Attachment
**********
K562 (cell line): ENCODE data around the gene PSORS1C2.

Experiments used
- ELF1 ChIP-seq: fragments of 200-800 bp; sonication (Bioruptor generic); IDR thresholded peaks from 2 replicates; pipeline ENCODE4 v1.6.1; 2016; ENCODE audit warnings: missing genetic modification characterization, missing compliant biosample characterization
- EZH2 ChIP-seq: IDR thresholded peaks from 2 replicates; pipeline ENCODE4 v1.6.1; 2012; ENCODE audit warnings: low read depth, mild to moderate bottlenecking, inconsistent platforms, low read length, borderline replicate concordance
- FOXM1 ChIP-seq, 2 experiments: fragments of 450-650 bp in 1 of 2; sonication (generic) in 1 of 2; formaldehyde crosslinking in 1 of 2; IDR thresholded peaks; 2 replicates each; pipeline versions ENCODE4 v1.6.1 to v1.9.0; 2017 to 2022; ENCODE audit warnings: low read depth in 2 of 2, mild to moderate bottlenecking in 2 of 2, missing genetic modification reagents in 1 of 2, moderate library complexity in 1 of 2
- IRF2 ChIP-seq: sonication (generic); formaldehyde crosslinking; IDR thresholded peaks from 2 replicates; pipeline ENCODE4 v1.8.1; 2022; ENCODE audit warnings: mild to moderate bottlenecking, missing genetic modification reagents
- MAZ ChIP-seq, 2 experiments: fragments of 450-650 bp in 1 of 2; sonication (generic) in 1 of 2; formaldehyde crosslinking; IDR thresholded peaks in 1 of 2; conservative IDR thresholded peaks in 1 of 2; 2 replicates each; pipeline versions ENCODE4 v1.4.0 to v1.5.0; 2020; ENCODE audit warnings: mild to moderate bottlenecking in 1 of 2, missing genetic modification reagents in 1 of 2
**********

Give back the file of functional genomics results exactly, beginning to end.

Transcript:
K562 (cell line): ENCODE data around the gene PSORS1C2.

Experiments used
- ELF1 ChIP-seq: fragments of 200-800 bp; sonication (Bioruptor generic); IDR thresholded peaks from 2 replicates; pipeline ENCODE4 v1.6.1; 2016; ENCODE audit warnings: missing genetic modification characterization, missing compliant biosample characterization
- EZH2 ChIP-seq: IDR thresholded peaks from 2 replicates; pipeline ENCODE4 v1.6.1; 2012; ENCODE audit warnings: low read depth, mild to moderate bottlenecking, inconsistent platforms, low read length, borderline replicate concordance
- FOXM1 ChIP-seq, 2 experiments: fragments of 450-650 bp in 1 of 2; sonication (generic) in 1 of 2; formaldehyde crosslinking in 1 of 2; IDR thresholded peaks; 2 replicates each; pipeline versions ENCODE4 v1.6.1 to v1.9.0; 2017 to 2022; ENCODE audit warnings: low read depth in 2 of 2, mild to moderate bottlenecking in 2 of 2, missing genetic modification reagents in 1 of 2, moderate library complexity in 1 of 2
- IRF2 ChIP-seq: sonication (generic); formaldehyde crosslinking; IDR thresholded peaks from 2 replicates; pipeline ENCODE4 v1.8.1; 2022; ENCODE audit warnings: mild to moderate bottlenecking, missing genetic modification reagents
- MAZ ChIP-seq, 2 experiments: fragments of 450-650 bp in 1 of 2; sonication (generic) in 1 of 2; formaldehyde crosslinking; IDR thresholded peaks in 1 of 2; conservative IDR thresholded peaks in 1 of 2; 2 replicates each; pipeline versions ENCODE4 v1.4.0 to v1.5.0; 2020; ENCODE audit warnings: mild to moderate bottlenecking in 1 of 2, missing genetic modification reagents in 1 of 2